AARP research finds most adults falsely believe cognitive decline inevitable

Healthbeat

WILKES-BARRE, LUZERNE COUNTY (WBRE 28/WYOU 22 EYEWITNESS NEWS) — It’s no secret that Alzheimer’s disease and other dementias are major public health issues but what is also concerning is a myth about cognitive decline. A new study finds most adults 40 and older falsely think the decline is inevitable.

Health experts say believing cognitive decline is inevitable is a big mistake. They say there are four key reasons you should not avoid talking to your doctor about dementia.

AARP research shows many adults believe they’ll experience cognitive impairment in their lifetime, a gross exaggeration of the actual number who do.

“Almost half of adults 40 and older think that they’re going to get dementia when the facts are it’s much more rare than that. It’s only about 11 percent of people 65 and older,” said Sarah Lenz Lock, AARP’s SVP for Policy and Executive Director of the Global Council on Brain Health.

But for those who may have signs of dementia, AARP says stigma is proving to be a big obstacle.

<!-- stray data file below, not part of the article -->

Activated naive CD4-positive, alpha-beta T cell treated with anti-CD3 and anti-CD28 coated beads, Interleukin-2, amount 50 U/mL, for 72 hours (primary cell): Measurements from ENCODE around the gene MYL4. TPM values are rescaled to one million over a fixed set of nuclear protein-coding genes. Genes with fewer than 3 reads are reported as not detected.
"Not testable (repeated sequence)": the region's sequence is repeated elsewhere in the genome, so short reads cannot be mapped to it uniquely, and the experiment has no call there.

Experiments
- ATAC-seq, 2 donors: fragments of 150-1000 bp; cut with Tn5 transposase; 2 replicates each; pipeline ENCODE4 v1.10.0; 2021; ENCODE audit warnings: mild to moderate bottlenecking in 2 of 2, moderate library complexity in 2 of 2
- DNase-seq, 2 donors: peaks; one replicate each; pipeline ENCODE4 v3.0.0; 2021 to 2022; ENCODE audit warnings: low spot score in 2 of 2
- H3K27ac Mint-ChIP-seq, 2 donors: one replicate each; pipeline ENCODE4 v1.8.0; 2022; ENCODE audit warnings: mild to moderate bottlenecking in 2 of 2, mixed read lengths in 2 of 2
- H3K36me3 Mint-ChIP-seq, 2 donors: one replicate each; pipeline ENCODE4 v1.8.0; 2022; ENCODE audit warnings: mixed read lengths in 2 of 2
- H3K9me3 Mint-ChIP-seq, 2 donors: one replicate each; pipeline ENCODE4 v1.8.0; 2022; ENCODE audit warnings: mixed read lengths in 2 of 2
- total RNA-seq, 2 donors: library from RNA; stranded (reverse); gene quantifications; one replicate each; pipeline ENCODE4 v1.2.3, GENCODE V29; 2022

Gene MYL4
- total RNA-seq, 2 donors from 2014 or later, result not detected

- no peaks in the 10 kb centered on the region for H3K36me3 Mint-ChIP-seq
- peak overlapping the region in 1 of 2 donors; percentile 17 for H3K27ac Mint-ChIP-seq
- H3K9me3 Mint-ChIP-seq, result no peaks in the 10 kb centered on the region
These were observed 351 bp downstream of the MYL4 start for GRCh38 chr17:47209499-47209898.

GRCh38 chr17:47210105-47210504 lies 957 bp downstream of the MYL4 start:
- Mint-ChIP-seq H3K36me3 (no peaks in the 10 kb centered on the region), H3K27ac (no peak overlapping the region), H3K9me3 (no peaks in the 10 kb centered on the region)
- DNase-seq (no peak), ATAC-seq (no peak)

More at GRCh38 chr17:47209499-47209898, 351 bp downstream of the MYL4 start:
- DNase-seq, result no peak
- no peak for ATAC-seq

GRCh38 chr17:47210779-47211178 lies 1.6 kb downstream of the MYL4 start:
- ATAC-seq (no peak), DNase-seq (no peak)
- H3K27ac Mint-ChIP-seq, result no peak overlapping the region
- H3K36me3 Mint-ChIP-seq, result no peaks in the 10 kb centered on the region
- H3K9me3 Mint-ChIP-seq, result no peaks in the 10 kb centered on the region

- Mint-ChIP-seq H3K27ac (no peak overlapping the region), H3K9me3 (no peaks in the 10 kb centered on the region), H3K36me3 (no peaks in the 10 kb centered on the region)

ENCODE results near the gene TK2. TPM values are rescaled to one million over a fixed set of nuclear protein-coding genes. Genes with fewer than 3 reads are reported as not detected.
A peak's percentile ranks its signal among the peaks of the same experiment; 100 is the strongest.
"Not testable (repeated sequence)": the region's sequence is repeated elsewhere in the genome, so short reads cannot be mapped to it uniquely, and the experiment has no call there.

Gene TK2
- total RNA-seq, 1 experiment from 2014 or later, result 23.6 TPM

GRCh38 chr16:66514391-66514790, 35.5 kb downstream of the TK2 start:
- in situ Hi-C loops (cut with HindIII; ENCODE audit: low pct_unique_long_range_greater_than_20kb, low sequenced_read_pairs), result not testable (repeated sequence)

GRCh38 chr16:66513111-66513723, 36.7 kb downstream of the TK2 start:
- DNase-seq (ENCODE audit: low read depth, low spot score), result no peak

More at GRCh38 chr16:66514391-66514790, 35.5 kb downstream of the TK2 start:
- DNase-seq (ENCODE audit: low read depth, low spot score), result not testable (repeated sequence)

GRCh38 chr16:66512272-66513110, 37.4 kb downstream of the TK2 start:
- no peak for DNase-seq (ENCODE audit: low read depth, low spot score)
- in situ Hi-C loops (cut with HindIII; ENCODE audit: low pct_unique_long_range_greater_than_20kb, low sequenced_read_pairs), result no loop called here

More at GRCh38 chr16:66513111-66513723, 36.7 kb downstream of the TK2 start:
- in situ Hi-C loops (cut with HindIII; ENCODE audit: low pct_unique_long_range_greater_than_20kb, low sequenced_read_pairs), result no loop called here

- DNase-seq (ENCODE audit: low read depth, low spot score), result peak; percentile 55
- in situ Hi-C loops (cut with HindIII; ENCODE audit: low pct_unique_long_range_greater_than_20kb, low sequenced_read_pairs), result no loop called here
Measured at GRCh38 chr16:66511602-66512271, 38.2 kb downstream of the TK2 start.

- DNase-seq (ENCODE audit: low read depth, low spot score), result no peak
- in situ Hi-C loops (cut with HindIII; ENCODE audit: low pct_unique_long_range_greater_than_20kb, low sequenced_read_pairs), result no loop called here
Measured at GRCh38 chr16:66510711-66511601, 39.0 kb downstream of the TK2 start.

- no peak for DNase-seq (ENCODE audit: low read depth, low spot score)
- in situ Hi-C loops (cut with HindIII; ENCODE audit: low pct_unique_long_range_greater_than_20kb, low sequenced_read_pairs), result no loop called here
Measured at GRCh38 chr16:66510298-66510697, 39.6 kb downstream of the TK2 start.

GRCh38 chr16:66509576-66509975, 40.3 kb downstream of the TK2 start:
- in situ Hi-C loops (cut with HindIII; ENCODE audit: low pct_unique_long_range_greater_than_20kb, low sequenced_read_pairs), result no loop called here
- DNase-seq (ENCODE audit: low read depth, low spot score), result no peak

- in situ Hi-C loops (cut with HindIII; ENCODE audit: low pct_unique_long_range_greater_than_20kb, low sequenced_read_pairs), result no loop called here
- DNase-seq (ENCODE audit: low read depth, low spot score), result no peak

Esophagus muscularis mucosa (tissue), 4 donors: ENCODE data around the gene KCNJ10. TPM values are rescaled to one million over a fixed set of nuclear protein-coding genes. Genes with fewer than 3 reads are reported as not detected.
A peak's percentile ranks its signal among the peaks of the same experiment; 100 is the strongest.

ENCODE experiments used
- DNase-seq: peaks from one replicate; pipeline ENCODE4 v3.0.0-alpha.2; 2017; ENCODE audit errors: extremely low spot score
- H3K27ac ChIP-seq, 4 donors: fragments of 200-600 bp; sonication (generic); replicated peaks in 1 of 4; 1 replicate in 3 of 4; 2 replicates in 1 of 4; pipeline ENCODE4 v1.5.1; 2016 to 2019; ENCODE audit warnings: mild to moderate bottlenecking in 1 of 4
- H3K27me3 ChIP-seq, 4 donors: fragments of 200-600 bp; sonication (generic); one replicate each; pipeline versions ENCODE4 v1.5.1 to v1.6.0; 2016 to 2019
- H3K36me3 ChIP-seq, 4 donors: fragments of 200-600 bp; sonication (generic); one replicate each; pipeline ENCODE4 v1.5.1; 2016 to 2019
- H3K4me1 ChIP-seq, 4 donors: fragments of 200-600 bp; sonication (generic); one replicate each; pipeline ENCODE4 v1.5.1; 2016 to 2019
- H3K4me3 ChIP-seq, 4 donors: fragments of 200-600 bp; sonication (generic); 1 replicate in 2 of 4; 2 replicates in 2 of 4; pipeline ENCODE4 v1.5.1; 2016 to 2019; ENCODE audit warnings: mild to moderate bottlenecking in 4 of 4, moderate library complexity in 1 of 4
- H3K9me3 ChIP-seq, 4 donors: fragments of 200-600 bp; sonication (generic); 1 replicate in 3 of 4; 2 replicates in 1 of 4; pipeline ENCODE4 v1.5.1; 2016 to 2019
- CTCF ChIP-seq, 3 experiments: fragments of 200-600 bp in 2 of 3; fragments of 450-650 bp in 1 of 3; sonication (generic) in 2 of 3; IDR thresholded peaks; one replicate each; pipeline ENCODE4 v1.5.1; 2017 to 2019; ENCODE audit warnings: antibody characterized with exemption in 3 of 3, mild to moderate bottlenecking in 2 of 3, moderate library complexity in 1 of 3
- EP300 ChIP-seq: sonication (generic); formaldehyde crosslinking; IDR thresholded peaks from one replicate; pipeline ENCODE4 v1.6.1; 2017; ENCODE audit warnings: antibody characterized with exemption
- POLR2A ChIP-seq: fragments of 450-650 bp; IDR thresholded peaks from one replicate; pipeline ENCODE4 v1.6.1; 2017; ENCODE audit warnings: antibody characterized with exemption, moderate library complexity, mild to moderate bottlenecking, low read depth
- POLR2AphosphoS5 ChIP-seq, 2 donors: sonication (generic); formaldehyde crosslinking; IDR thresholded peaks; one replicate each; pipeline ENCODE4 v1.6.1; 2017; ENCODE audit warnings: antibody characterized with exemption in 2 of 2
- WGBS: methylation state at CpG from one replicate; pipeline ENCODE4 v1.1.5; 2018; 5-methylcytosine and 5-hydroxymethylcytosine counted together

“Stigma is a very serious concern and so much so that it stops people from having open conversations with their doctor,” said Lenz Lock.

AARP cites four reasons you should not avoid talking to your doctor about cognitive decline. The first? Your concerns about memory loss, confusion and forgetfulness may have nothing to do with dementia at all.

Things like thyroid disease, a medication interaction or vitamin B12 deficiency may be the problem. Even depression which can lead to social isolation may be to blame.

“Social isolation can increase your dementia risk by 50 percent,” said Lenz Lock.

A second reason to talk with your doctor about dementia? Certain brain changes are normal as we age. Just because the mental processing speed may be a bit slower, it doesn’t mean it’s dementia.

A third reason to have that medical discussion? To develop a plan with your doctor to tackle dementia head-on. There is no benefit to a delayed diagnosis.

“And it stops them from finding out that there are treatments right now that you can do both to reduce your risk for cognitive decline as you age but also improve the quality of life if you have dementia both for yourself and for the caregivers,” stated Lenz Lock.

A fourth reason to talk with your doctor about dementia concerns? The small lifestyle changes you can make can have a big impact.

Getting high blood pressure under control, routinely getting a good night’s sleep, a healthy diet and regular exercise can all help stave off cognitive decline.

Head to AARP website to learn more regarding dementia research and resources.

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